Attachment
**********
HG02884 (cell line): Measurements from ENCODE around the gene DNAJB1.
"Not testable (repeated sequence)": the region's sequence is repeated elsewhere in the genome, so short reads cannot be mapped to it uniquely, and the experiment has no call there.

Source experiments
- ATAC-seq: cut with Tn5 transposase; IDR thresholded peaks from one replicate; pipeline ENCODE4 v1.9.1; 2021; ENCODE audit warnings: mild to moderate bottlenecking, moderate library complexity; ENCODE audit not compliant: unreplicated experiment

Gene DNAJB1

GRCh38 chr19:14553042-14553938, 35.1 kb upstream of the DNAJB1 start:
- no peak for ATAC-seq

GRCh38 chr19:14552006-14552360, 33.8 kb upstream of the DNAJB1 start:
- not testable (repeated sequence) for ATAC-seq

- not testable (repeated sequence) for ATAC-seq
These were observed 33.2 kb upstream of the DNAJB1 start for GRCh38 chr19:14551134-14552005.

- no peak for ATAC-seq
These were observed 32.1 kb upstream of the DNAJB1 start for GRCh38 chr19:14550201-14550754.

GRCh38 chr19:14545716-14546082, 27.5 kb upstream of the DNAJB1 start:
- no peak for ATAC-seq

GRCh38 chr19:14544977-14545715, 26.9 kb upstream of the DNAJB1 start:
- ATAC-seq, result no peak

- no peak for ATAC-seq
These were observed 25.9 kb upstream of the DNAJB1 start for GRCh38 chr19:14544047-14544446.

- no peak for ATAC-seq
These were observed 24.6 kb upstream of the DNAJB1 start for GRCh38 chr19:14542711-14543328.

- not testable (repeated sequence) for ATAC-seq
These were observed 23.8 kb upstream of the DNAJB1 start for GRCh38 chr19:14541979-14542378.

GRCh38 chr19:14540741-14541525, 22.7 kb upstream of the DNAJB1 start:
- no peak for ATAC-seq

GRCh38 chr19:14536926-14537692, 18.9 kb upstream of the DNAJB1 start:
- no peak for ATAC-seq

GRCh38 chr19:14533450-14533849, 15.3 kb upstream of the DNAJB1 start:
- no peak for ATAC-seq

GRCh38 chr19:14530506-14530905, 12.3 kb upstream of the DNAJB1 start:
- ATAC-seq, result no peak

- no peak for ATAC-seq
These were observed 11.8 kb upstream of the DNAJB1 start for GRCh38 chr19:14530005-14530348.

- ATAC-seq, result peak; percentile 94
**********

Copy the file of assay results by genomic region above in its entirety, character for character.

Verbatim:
HG02884 (cell line): Measurements from ENCODE around the gene DNAJB1.
"Not testable (repeated sequence)": the region's sequence is repeated elsewhere in the genome, so short reads cannot be mapped to it uniquely, and the experiment has no call there.

Source experiments
- ATAC-seq: cut with Tn5 transposase; IDR thresholded peaks from one replicate; pipeline ENCODE4 v1.9.1; 2021; ENCODE audit warnings: mild to moderate bottlenecking, moderate library complexity; ENCODE audit not compliant: unreplicated experiment

Gene DNAJB1

GRCh38 chr19:14553042-14553938, 35.1 kb upstream of the DNAJB1 start:
- no peak for ATAC-seq

GRCh38 chr19:14552006-14552360, 33.8 kb upstream of the DNAJB1 start:
- not testable (repeated sequence) for ATAC-seq

- not testable (repeated sequence) for ATAC-seq
These were observed 33.2 kb upstream of the DNAJB1 start for GRCh38 chr19:14551134-14552005.

- no peak for ATAC-seq
These were observed 32.1 kb upstream of the DNAJB1 start for GRCh38 chr19:14550201-14550754.

GRCh38 chr19:14545716-14546082, 27.5 kb upstream of the DNAJB1 start:
- no peak for ATAC-seq

GRCh38 chr19:14544977-14545715, 26.9 kb upstream of the DNAJB1 start:
- ATAC-seq, result no peak

- no peak for ATAC-seq
These were observed 25.9 kb upstream of the DNAJB1 start for GRCh38 chr19:14544047-14544446.

- no peak for ATAC-seq
These were observed 24.6 kb upstream of the DNAJB1 start for GRCh38 chr19:14542711-14543328.

- not testable (repeated sequence) for ATAC-seq
These were observed 23.8 kb upstream of the DNAJB1 start for GRCh38 chr19:14541979-14542378.

GRCh38 chr19:14540741-14541525, 22.7 kb upstream of the DNAJB1 start:
- no peak for ATAC-seq

GRCh38 chr19:14536926-14537692, 18.9 kb upstream of the DNAJB1 start:
- no peak for ATAC-seq

GRCh38 chr19:14533450-14533849, 15.3 kb upstream of the DNAJB1 start:
- no peak for ATAC-seq

GRCh38 chr19:14530506-14530905, 12.3 kb upstream of the DNAJB1 start:
- ATAC-seq, result no peak

- no peak for ATAC-seq
These were observed 11.8 kb upstream of the DNAJB1 start for GRCh38 chr19:14530005-14530348.

- ATAC-seq, result peak; percentile 94